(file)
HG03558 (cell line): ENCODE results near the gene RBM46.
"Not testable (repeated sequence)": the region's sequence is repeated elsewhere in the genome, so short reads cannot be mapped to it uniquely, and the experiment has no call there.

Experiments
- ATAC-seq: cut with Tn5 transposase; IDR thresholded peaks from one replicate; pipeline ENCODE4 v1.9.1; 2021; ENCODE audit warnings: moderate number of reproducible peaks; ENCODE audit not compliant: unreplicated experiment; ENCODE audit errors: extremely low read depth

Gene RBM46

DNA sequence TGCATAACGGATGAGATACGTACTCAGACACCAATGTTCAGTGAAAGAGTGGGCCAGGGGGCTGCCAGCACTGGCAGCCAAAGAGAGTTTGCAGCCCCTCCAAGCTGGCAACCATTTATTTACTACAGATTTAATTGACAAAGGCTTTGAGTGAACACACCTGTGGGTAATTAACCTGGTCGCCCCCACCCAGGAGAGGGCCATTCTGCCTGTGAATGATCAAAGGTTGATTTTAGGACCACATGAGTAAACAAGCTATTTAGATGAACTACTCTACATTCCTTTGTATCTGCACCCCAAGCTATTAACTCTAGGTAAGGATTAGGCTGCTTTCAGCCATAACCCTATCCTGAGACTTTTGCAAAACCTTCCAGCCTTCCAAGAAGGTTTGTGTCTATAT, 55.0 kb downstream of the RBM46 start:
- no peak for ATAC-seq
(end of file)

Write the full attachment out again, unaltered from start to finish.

HG03558 (cell line): ENCODE results near the gene RBM46.
"Not testable (repeated sequence)": the region's sequence is repeated elsewhere in the genome, so short reads cannot be mapped to it uniquely, and the experiment has no call there.

Experiments
- ATAC-seq: cut with Tn5 transposase; IDR thresholded peaks from one replicate; pipeline ENCODE4 v1.9.1; 2021; ENCODE audit warnings: moderate number of reproducible peaks; ENCODE audit not compliant: unreplicated experiment; ENCODE audit errors: extremely low read depth

Gene RBM46

DNA sequence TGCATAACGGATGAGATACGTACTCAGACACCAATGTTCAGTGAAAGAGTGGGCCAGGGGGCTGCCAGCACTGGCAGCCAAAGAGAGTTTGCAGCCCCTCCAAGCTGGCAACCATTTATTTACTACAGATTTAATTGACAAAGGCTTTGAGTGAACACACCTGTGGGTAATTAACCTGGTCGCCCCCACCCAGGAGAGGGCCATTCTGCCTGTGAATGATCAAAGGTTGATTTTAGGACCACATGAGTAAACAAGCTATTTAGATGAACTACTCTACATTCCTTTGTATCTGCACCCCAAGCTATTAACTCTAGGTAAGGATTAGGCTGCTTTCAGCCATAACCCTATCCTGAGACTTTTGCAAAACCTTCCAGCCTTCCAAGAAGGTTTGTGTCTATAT, 55.0 kb downstream of the RBM46 start:
- no peak for ATAC-seq